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I am a beginner in network programming..

i follow stevens and implementing UDP server with reliability.

i have a question.

when a child is forked what happens to parent socket fd in child ...? i read that they get inherited that means we have two copies of socket fd in parent and child ?? do we need to close the inherited parent socket fd in child (stevens code doesnt do that)

how does one close parent fds in child (using close () ??) but not the socket on which the client request arrived ( i should keep this open)?

If i am being naive..please excuse me.

Thanks for the help !!

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1 Answer

up vote 0 down vote accepted

File descriptors are indeed 'inherited' when forking, but only with respect to what socket they're connected to, and closing the file descriptor will only close the socket if it's the last one associated with that socket (or file, if we're dealing with files).

What you usually do is you establish the socket, and then you fork. In the parent process (the one where fork returned non-zero) you can go ahead and close the file descriptor using close(fd), if you don't you'll eventually run out of file descriptors in the parent process. This is for stream (e.g. TCP) sockets, where you have one server socket listening for connections, and one socket per established connection. However, you're using UDP, so there is in fact only one socket, and if you intend to keep using it in the parent process, you'll need to figure out how to share it between parent and child process. Both can continue using it, but it'll be almost random who reads what, and in what order stuff is sent. In this case you usually have some kind of multiplexing process, which receives the packets, and forwards them to the appropriate child (per some other mechanism, such as pipes or other sockets) based on some message content (in TCP, it's the source ip/port and destination ip/port tuple).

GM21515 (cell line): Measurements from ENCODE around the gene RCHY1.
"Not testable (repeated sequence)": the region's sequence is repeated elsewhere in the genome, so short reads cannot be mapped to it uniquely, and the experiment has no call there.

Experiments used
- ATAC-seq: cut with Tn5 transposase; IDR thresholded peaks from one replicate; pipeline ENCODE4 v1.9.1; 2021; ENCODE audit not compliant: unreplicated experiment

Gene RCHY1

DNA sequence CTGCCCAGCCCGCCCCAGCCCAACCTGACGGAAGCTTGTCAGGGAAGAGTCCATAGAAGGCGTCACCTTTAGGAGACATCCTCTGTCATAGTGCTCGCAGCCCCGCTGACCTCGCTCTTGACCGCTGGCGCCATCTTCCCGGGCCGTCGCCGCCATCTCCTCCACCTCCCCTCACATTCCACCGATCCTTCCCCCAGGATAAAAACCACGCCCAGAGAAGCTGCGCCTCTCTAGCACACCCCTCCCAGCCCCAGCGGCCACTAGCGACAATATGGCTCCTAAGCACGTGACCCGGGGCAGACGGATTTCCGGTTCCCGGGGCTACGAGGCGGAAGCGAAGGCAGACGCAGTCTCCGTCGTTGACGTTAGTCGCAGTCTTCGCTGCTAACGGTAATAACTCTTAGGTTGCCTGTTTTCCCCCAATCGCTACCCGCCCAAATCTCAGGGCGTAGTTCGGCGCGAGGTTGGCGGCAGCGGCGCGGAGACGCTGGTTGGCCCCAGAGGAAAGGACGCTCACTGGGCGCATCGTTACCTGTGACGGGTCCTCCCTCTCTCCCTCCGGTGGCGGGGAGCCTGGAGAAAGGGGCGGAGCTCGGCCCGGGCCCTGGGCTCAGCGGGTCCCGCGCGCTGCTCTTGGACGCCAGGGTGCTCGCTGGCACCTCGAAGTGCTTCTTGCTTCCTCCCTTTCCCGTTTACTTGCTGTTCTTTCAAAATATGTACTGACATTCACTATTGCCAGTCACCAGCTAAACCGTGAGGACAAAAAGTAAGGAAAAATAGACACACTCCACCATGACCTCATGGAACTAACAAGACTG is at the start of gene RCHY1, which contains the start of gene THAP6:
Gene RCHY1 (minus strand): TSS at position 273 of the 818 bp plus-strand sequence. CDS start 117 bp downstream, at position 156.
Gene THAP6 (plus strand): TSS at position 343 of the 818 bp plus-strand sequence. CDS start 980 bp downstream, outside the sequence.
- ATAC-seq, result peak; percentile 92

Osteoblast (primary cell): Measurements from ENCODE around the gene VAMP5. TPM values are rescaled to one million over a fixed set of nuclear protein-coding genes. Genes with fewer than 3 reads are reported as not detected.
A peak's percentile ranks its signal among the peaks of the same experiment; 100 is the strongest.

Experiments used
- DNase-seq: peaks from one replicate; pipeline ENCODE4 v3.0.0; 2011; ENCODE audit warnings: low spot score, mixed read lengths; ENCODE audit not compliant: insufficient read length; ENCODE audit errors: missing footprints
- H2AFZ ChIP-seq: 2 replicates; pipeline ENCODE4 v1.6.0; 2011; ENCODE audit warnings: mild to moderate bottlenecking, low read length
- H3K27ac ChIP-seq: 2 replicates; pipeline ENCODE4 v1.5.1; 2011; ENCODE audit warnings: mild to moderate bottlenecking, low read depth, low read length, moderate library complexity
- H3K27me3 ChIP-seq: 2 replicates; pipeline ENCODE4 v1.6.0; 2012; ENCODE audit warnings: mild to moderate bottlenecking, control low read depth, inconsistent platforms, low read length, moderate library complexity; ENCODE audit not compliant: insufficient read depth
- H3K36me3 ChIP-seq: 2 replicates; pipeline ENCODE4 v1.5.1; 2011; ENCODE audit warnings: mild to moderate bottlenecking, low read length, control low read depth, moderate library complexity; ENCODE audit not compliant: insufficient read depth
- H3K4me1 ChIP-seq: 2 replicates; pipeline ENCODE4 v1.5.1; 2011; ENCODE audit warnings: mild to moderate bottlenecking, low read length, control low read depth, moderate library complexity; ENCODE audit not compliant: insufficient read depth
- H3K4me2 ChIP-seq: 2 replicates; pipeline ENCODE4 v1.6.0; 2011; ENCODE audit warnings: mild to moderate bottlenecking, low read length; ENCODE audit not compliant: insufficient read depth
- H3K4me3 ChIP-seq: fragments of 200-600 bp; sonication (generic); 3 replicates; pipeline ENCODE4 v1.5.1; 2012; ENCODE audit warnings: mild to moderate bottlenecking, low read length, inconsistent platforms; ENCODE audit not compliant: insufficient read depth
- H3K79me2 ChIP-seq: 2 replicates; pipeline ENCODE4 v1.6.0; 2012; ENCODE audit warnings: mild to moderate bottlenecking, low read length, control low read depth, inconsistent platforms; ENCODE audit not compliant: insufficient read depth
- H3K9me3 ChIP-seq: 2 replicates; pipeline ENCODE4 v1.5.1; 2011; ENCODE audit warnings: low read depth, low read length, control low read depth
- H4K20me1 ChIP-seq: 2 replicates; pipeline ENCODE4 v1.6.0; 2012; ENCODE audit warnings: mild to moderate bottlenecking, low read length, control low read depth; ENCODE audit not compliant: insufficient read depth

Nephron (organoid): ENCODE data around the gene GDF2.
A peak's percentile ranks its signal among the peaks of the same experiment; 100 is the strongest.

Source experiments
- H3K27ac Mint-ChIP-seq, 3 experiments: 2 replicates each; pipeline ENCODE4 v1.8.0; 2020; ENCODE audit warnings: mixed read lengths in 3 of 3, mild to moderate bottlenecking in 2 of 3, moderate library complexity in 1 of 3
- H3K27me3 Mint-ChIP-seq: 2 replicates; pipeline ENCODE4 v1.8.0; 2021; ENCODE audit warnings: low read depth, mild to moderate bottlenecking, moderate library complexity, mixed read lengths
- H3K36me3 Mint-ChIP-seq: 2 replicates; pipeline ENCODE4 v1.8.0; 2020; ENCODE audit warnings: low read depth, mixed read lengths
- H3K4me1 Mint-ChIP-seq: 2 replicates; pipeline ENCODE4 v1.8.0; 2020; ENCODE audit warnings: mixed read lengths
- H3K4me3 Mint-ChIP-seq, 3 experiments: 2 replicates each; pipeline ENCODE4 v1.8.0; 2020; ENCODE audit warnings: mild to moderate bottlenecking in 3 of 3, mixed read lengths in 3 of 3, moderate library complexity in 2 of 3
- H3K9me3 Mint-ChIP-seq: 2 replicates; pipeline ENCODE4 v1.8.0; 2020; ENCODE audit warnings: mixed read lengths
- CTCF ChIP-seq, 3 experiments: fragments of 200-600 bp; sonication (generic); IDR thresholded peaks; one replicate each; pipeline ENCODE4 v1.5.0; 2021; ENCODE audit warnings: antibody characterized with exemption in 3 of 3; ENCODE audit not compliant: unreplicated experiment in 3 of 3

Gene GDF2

As Matt pointed out, using shutdown will in fact render the socket unusable (usually unwritable, but you can specify this) for all involved. In TCP, this could trigger the sending of a FIN-packet, effectively initiating the tear-down of the connection, but you're still able to receive data until the remote end acknowledges the FIN.

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